In my books on Anti-Westernism in Asia from 1880 to 1950s, I actually argued that what we consider anti-Western ideas (of Pan-Islamism and Pan-Asianism) were actually not against western civilization or modernity at all. In fact, they represented a desire to create and belong to a just international order by criticizing Western imperialism and its cultural hegemony. I think, more or less, this analysis is still true for today’s anti-Westernism in Saudia Arabia or elsewhere: namely we need to identify the particular critiques of foreign policy of Europe and America or particular discontent about the inequalities or injustices in contemporary world order when we read anti-western rhetoric. This will allow us to create a better dialogue between intellectuals of Arabia and the US. Yet I am also aware that there are currents of anti-Westernism that focus more on cultural and religious purity or are related to domestic politics rather than international affairs. Overall, however, I try to tell my readers in the US and Europe that they should not see the critiques and challenges to them emanating from the non-Western world as mere conservative religious anti-Westernism, and take the content of these critiques seriously and engage in a dialogue. After all, there are many anti-Western arguments advanced by intellectuals in Europe and America too.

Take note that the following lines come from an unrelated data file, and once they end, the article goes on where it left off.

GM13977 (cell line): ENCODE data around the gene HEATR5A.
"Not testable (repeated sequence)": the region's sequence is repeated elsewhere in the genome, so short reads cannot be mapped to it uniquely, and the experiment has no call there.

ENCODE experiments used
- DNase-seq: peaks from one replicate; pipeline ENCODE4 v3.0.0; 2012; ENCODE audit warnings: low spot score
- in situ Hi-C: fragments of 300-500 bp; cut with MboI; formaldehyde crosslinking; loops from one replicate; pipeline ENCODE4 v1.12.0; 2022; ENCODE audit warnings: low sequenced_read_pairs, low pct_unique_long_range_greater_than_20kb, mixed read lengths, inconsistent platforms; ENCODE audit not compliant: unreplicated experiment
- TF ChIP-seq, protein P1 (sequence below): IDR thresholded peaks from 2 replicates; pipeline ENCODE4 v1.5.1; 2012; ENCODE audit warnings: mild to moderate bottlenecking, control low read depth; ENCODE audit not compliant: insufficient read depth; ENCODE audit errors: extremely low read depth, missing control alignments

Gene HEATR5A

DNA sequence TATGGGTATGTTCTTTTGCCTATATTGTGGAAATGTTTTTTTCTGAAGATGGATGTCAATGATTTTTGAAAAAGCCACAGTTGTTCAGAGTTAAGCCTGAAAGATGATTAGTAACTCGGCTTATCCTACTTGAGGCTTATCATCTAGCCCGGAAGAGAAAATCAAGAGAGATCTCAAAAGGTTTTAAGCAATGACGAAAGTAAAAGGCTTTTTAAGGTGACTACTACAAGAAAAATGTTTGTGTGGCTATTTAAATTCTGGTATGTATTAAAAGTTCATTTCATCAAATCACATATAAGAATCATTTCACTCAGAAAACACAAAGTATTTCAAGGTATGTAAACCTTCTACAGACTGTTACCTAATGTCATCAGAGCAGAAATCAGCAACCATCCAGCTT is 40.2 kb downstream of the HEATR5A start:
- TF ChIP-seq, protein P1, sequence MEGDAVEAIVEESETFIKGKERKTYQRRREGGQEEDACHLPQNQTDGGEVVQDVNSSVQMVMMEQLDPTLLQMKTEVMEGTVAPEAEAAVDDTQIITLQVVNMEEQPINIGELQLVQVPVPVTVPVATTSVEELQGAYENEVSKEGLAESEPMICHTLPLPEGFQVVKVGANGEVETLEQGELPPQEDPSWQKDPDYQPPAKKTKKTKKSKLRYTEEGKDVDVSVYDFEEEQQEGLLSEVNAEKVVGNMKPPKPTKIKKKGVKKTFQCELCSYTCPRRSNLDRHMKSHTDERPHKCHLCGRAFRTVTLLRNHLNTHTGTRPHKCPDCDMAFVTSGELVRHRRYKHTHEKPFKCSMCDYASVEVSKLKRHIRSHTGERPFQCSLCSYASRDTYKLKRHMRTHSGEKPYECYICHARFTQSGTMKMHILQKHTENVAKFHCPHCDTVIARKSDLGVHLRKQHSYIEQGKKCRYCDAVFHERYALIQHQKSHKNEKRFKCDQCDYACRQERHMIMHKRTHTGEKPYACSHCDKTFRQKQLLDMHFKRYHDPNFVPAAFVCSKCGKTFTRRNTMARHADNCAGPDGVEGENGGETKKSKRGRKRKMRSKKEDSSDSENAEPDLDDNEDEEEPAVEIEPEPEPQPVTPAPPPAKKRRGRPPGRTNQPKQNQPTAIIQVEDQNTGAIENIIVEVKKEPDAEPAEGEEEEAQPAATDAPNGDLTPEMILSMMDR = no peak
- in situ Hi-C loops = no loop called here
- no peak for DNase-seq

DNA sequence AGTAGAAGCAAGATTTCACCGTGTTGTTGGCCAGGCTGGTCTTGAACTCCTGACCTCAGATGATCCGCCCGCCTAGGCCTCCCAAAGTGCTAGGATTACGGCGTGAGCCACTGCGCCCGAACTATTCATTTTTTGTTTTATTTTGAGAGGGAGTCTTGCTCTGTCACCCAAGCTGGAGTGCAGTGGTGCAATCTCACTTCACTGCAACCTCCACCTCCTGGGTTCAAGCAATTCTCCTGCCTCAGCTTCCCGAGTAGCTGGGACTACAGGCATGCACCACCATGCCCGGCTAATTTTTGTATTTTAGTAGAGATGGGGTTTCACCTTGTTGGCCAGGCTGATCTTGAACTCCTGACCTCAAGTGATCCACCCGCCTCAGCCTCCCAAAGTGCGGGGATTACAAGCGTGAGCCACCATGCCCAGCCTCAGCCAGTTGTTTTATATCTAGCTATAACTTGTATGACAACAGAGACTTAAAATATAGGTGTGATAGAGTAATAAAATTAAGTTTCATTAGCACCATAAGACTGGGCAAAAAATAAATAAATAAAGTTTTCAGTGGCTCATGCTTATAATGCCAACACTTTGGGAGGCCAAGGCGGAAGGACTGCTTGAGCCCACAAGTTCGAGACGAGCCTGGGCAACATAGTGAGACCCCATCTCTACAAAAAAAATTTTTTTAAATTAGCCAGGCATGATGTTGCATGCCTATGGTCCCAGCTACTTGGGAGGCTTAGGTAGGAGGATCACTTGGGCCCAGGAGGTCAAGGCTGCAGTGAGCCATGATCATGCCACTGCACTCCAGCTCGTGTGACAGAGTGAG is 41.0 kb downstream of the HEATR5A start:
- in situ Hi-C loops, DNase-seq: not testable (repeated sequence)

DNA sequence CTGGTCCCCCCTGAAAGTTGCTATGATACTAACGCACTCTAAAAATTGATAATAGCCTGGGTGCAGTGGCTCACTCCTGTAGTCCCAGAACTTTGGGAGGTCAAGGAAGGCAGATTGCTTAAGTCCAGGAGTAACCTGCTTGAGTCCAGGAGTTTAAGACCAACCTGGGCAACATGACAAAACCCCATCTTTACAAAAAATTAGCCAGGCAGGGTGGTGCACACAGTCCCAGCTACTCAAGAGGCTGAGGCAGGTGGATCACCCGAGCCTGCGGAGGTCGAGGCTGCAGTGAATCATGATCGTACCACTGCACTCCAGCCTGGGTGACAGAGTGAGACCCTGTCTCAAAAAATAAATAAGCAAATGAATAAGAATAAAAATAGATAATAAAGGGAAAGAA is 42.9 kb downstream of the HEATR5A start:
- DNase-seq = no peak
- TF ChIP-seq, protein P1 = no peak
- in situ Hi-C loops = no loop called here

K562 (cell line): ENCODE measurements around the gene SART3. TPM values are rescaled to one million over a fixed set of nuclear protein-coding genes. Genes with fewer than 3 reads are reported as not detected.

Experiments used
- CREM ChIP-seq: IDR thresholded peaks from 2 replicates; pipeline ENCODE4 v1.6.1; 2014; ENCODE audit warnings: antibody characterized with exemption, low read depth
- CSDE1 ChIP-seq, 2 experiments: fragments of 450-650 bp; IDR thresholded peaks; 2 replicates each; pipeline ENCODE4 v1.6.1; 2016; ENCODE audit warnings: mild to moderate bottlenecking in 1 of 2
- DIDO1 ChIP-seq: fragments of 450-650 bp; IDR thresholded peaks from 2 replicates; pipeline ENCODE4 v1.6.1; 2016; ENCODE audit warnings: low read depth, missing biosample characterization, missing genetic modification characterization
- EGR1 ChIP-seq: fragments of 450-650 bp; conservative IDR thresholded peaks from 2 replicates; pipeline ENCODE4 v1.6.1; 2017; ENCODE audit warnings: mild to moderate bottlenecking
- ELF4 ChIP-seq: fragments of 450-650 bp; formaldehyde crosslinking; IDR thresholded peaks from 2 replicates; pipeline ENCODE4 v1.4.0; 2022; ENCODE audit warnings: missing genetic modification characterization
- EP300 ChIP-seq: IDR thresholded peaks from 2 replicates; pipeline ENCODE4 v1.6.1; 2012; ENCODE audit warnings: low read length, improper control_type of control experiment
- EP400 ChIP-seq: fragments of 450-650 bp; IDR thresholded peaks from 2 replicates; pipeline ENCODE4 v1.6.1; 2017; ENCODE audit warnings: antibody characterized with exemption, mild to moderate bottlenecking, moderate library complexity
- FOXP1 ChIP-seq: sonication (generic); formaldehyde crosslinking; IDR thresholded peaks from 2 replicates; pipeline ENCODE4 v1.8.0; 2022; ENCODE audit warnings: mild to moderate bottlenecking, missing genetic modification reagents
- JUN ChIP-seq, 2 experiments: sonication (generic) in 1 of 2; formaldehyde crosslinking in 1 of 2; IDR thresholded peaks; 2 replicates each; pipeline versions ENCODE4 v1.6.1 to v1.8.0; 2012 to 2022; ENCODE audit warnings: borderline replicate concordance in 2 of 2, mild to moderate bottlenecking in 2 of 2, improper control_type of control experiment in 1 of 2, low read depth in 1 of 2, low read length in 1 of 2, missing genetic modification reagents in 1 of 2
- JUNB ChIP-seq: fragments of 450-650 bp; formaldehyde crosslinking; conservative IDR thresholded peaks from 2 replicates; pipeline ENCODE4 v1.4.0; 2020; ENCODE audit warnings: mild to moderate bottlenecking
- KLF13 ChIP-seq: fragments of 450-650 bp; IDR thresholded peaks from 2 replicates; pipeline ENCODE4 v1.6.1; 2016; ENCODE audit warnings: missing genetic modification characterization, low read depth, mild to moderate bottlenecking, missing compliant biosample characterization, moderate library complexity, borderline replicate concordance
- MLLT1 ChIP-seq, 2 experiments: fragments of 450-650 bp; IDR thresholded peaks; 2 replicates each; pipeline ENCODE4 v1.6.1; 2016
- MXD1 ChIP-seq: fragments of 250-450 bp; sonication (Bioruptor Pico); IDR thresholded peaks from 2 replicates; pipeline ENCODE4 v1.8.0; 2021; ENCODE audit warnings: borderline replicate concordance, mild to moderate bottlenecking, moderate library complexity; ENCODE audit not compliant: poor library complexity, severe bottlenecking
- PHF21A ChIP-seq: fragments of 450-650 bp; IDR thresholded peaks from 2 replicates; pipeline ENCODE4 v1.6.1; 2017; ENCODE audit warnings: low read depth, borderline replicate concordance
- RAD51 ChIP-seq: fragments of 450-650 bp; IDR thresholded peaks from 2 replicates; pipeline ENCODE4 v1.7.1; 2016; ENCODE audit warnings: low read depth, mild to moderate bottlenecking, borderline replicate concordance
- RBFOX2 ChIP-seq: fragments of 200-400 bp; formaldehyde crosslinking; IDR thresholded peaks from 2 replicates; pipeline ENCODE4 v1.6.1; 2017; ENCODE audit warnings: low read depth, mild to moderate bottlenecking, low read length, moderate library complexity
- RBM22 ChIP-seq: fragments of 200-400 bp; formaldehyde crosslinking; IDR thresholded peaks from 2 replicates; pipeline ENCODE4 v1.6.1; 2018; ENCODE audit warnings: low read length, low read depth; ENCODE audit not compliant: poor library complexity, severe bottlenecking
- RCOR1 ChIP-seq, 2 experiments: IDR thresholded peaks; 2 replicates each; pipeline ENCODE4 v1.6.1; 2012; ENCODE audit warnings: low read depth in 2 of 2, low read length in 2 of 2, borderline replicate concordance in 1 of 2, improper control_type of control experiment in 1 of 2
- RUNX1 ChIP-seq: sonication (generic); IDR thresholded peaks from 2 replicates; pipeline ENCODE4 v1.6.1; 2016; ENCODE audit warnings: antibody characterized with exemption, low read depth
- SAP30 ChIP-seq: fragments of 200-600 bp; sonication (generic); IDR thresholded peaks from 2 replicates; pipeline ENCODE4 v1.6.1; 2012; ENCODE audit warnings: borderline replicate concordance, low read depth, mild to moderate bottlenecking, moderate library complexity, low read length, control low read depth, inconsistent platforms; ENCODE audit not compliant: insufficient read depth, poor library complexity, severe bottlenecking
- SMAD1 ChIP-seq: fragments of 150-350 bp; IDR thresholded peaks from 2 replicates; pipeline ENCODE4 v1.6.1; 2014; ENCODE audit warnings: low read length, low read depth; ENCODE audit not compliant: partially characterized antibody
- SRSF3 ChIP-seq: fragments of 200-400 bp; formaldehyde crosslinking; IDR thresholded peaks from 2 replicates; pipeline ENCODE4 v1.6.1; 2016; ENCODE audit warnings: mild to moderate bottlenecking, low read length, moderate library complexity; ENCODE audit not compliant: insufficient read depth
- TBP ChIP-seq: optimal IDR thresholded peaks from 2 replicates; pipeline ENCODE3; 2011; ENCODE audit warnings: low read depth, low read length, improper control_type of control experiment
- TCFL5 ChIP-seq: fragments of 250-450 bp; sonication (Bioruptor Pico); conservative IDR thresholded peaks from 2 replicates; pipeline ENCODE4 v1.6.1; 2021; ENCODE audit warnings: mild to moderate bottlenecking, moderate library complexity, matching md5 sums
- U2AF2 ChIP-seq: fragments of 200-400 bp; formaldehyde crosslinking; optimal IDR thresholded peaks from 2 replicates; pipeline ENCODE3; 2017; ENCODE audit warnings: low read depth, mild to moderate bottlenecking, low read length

–         Comparisons between Turkey and Japan have a long pedigree. But do you think it would be meaningful to compare Japan with Saudi Arabia?